“Don’t worry about it. There’s nothing we can do now.” Larry told him, his voice as cold as his silver eyes.

“What about this woman? The folk singer?” Adam asked, rising from the bench and following Larry back to the set of the video. “Is it possible that she’s…”

“I don’t bloody know, Adam. I mean, fuck! You said it was a few weeks before she left that… that you found out about …” Larry couldn’t stand to even say the words. “So… I mean, sure, she could have been pregnant when she left, for all I know. I was seventeen, and I was so fucking mad at her for leaving me, I shut her out. I don’t know what she was trying to tell me.” He sighed, kicking at the gravel beneath his foot, his hands shoved in his pockets as he talked.

“So let’s go see her.” Adam suggested, and Larry looked up in shock. “Why not? She’s got the same name, looks just like her, she lives in the same state Janet was from. Besides that we know where to find her tonight. I’d say if ever you were given a bigger sign it would have to be written in flashing neon letters and hit you on the bleedin’ head!”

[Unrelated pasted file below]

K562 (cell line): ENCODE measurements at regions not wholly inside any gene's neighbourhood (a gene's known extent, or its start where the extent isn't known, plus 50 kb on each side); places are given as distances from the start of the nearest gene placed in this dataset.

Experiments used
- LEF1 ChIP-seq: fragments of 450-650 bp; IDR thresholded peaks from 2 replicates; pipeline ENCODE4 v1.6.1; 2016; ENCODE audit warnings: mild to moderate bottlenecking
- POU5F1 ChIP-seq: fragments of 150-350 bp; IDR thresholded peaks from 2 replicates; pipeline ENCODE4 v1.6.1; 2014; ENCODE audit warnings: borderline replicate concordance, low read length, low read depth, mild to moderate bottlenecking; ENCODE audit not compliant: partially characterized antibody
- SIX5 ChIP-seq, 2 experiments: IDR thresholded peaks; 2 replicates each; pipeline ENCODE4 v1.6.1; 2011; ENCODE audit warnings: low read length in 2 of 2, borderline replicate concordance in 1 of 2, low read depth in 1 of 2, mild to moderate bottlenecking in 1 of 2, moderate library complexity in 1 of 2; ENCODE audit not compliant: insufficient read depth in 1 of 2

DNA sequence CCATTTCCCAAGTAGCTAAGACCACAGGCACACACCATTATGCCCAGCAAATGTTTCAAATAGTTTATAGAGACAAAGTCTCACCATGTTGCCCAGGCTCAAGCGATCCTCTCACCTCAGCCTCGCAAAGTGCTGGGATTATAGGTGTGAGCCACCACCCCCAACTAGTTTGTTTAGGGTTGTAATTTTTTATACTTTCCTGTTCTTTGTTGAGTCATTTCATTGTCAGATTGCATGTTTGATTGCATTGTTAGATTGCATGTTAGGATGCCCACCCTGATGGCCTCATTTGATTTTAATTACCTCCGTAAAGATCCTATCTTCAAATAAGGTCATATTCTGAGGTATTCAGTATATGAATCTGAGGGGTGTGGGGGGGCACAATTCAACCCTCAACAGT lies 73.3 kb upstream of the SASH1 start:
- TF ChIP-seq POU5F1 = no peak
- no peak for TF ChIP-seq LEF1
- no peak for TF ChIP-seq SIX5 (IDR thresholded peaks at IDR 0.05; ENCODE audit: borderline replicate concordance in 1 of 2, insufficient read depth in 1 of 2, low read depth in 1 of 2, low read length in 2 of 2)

“All right.” Larry agreed with a slight nod. “Don’t say anything, will you, to Bono and Edge.” He added, and Adam agreed earnestly.

*****************************************************************

There were half a dozen moments in which Larry would have turned around and went back to the hotel without approaching the young woman with Janet’s name. Fortunately, Adam was behind the wheel of the rented car and paid no attention to him when Larry told him to turn around. Adam had made amends for most of the wrongs he had felt he had done in his life. This was one which he was not about to let go uncorrected if he could help it.

It was late in the year for an outside concert. Especially in Michigan, next to the lake, where it was always a bit cooler. Still, there was a fairly large crowd gathering at the picnic tables and on benches, some sitting on the cold ground and others on lawn chairs they brought along with them.

The small stage was constructed much like a deck or gazebo, raised only three feet off the grass with a simple back and roof, curved to improve the acoustical quality. There was a stool center stage and an acoustic guitar on a stand next to it, and to the left there was an acoustic bass consuming a great portion of the stage. Along the back wall there were other stringed instruments, another acoustic guitar as well as a fiddle amongst them. A simple drum kit sat beside those, sort of shoved in the corner and all but forgotten.